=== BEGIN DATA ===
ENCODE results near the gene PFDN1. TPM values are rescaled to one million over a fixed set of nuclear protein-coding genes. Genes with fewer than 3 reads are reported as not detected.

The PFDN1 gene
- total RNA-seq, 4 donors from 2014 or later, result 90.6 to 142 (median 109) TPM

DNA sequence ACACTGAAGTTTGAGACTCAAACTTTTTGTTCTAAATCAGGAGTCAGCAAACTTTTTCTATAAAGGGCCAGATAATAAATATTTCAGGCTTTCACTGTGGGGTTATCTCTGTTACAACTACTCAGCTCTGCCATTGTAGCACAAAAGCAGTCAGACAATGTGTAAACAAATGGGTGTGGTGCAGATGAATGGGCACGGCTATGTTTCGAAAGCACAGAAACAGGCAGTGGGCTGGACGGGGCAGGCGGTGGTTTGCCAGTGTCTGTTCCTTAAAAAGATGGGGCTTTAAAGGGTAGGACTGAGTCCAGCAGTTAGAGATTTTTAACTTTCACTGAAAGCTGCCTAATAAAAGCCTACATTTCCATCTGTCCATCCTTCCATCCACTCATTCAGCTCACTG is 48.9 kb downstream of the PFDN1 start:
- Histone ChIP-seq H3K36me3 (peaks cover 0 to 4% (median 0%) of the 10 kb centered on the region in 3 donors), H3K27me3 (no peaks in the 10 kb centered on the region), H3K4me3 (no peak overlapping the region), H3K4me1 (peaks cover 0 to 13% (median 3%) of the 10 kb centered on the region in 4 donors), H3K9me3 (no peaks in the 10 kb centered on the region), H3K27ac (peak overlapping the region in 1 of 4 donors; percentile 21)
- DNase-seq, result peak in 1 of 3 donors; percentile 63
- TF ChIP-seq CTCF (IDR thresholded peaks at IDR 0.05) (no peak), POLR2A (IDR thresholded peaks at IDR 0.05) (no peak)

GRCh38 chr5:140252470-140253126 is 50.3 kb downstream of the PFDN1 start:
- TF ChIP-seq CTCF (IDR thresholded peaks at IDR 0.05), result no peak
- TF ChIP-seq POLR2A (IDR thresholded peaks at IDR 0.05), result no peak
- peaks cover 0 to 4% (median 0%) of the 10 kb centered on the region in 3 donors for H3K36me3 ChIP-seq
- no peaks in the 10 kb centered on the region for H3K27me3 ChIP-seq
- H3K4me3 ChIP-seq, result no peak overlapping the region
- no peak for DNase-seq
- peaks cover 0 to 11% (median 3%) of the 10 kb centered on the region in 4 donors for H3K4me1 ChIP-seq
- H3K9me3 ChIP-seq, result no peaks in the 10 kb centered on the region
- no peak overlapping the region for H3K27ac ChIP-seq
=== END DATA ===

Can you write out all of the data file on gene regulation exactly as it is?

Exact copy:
ENCODE results near the gene PFDN1. TPM values are rescaled to one million over a fixed set of nuclear protein-coding genes. Genes with fewer than 3 reads are reported as not detected.

The PFDN1 gene
- total RNA-seq, 4 donors from 2014 or later, result 90.6 to 142 (median 109) TPM

DNA sequence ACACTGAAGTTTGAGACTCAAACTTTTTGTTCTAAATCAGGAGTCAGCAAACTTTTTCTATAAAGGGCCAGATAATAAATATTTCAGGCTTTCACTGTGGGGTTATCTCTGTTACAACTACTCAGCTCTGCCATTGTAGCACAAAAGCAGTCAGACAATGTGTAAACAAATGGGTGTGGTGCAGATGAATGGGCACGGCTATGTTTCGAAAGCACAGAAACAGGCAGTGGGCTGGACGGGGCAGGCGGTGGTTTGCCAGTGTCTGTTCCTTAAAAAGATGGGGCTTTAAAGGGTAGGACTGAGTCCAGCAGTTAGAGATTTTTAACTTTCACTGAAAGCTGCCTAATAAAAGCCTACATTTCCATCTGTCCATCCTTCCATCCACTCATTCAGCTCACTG is 48.9 kb downstream of the PFDN1 start:
- Histone ChIP-seq H3K36me3 (peaks cover 0 to 4% (median 0%) of the 10 kb centered on the region in 3 donors), H3K27me3 (no peaks in the 10 kb centered on the region), H3K4me3 (no peak overlapping the region), H3K4me1 (peaks cover 0 to 13% (median 3%) of the 10 kb centered on the region in 4 donors), H3K9me3 (no peaks in the 10 kb centered on the region), H3K27ac (peak overlapping the region in 1 of 4 donors; percentile 21)
- DNase-seq, result peak in 1 of 3 donors; percentile 63
- TF ChIP-seq CTCF (IDR thresholded peaks at IDR 0.05) (no peak), POLR2A (IDR thresholded peaks at IDR 0.05) (no peak)

GRCh38 chr5:140252470-140253126 is 50.3 kb downstream of the PFDN1 start:
- TF ChIP-seq CTCF (IDR thresholded peaks at IDR 0.05), result no peak
- TF ChIP-seq POLR2A (IDR thresholded peaks at IDR 0.05), result no peak
- peaks cover 0 to 4% (median 0%) of the 10 kb centered on the region in 3 donors for H3K36me3 ChIP-seq
- no peaks in the 10 kb centered on the region for H3K27me3 ChIP-seq
- H3K4me3 ChIP-seq, result no peak overlapping the region
- no peak for DNase-seq
- peaks cover 0 to 11% (median 3%) of the 10 kb centered on the region in 4 donors for H3K4me1 ChIP-seq
- H3K9me3 ChIP-seq, result no peaks in the 10 kb centered on the region
- no peak overlapping the region for H3K27ac ChIP-seq